Subway Fare Hikes Might Arrive Before Your Train Does


Published: October 2, 2008

This summer I encountered first-hand the frustration of commuting with the Metropolitan Transit Authority (MTA) while traveling every day to Rose Hill for work. The MTA became my constant companion for the summer, though the only constant thing about this companionship was my irritated feeling. The core of this irritation was the Bx12 bus, a 17-minute bus ride that would usually turn into a 30-minute long, overcrowded agony during which it was an accomplishment to even find a seat. The subway was no exception. On my first day of work, I waited more than 30 minutes for an uptown A train that decided to make my stop the last stop. I arrived to work an hour late that day. These are just personal samples of frustration with the MTA, but I am not alone in being disappointed.

From service changes to long wait times and many other grievances, the subway and bus lines servicing the “capital of the world” fail to live up to the city’s reputation. This issue prevails throughout the MTA’s 2007 Rider Reports, available on the official MTA Web site. In the Rider Reports, subway riders stated that there were many improvements to be made. In these Rider Reports, MTA customers rated subway lines on a letter grade system and listed improvements they thought were necessary to improve the line. A majority of the lines received a C- or below, with the Times Square-Grand Central Shuttle earning the highest grade of B- and more than one subway line receiving the lowest grade of D+. Most of the riders’ suggestions for improvement were minimal delays during trips, adequate room on board during rush hour and reasonable wait times for trains. Similarly, the bus lines’ Rider Report gave local bus service a C- and express bus service a C. It’s safe to say the MTA is wavering between mediocrity and failure.

This past spring, customers saw price increases in unlimited MetroCards, as well as increased costs per ride on the Pay-Per-Ride MetroCards. These sudden changes left many MTA customers wondering where their money was going. Despite the fare increase, the subways and buses failed to deviate from the status quo of bad service.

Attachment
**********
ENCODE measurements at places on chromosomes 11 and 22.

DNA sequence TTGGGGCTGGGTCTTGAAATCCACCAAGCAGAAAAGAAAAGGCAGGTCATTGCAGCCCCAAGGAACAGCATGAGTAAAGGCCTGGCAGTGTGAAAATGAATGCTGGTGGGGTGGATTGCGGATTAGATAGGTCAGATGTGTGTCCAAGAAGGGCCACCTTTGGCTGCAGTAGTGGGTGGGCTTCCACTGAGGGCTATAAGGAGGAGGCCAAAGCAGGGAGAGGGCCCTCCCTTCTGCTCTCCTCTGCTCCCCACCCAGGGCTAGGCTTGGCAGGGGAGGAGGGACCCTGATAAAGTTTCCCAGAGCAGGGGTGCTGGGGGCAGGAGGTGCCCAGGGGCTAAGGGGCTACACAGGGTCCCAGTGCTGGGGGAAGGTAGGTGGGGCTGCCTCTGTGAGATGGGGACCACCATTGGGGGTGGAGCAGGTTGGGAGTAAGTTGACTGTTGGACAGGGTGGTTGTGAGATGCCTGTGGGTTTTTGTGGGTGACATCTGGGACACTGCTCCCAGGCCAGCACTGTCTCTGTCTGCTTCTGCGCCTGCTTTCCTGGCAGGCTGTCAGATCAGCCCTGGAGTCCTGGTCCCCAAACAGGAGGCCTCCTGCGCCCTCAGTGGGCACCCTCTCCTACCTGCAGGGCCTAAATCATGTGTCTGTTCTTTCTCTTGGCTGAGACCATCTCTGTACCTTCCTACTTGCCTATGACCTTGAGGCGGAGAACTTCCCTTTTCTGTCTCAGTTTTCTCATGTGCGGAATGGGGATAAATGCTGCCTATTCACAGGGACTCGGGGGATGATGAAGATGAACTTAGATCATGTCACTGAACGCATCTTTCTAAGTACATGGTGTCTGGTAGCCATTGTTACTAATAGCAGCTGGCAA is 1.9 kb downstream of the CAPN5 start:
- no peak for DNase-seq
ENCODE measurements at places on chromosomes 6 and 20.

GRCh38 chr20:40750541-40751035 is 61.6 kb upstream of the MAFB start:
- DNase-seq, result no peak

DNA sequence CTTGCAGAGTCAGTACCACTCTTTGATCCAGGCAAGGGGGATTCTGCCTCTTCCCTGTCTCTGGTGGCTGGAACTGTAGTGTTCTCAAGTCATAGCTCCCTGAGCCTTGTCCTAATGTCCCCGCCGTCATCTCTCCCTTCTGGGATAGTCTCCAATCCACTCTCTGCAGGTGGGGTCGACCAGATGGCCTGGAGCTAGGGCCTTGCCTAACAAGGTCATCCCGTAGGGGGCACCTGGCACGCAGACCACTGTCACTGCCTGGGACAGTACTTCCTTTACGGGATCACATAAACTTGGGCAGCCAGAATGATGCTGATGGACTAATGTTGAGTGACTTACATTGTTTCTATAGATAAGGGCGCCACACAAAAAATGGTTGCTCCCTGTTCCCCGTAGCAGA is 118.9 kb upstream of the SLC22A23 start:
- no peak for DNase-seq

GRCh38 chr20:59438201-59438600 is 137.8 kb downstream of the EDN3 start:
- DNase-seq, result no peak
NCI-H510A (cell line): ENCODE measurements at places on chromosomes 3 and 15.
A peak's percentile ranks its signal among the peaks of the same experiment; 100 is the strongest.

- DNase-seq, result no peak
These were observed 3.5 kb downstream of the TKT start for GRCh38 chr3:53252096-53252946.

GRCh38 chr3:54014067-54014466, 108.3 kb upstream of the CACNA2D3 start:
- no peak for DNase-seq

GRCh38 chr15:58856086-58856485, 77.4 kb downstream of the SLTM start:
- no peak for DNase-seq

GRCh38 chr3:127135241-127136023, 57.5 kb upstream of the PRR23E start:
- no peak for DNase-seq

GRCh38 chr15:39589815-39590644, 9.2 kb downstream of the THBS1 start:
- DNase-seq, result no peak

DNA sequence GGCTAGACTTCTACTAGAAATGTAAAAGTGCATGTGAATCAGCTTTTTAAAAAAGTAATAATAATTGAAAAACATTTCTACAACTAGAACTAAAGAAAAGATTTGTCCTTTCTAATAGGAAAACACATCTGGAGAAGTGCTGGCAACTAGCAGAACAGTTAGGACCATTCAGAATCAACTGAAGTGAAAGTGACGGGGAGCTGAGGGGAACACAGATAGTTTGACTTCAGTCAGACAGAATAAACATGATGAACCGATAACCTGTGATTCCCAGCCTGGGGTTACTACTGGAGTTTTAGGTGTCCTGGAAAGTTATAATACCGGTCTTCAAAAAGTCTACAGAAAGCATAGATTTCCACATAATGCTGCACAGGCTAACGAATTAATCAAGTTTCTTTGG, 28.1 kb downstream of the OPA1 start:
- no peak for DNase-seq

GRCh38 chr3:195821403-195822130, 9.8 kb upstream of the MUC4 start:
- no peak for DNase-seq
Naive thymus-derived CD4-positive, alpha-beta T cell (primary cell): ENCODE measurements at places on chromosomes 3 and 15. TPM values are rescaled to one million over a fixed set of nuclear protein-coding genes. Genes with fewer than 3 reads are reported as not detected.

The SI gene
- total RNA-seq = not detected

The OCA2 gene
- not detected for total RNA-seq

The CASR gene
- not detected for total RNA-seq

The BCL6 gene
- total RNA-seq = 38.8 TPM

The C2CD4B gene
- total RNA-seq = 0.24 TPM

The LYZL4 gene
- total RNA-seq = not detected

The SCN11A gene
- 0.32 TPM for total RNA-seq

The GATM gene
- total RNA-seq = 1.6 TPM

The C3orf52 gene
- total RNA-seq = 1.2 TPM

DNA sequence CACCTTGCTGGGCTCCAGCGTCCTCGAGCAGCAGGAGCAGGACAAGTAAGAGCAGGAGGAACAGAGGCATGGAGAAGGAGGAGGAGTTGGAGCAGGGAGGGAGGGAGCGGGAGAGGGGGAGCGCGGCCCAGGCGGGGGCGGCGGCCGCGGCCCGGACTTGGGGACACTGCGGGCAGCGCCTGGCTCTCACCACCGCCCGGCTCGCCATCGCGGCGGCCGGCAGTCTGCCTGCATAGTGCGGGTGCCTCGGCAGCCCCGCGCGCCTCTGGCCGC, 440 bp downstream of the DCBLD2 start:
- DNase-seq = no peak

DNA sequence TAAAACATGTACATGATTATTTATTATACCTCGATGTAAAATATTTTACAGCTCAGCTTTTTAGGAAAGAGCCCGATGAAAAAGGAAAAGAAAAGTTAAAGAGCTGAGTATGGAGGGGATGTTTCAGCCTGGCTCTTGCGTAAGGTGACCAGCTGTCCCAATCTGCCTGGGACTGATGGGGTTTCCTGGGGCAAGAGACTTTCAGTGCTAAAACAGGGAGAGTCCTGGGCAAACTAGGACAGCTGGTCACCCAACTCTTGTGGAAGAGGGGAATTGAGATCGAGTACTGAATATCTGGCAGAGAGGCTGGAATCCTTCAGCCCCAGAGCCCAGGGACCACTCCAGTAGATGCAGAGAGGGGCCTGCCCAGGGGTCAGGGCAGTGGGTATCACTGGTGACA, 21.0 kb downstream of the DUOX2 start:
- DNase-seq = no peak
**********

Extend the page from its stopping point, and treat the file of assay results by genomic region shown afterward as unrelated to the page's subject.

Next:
With another proposed hike by the MTA for next July, it seems as if those who depend on public transportation have a bleak future of paying for the MTA’s budget deficits. However, earlier this month Senator Clinton proposed legislation that includes $237 million to fund New York City mass transportation, reasoning that the public transit system should be able to keep up with increased demand “without sacrificing service and increasing fares.” I couldn’t have put it better myself.

As we saw during the 2005 transit strike, the bus fleets and subway lines constitute the backbone of New York City. According to the United States Census Bureau, 54 percent of New York City households rely on public transportation. In addition, many out-of-state and suburban commuters rely on New York’s public transportation. It should be the priority of the city to make sure the MTA is funded in order to provide public transportation that keeps up with the pace of the city. Granted, with a daily ridership of eight and a half million people, it won’t be easy; however, that is exactly why New York City should subsidize the transportation agency that keeps the city running. With this additional funding, the MTA would be able to deliver the improved service customers have been waiting for: being able to find a seat on a bus or subway car, not having to wait for trains that won’t show up and getting to work or school on time. Subway and bus riders should be able to depend on the MTA, not dread it. It’s time for the city to accept its responsibility in helping the MTA to provide the transportation New Yorkers deserve.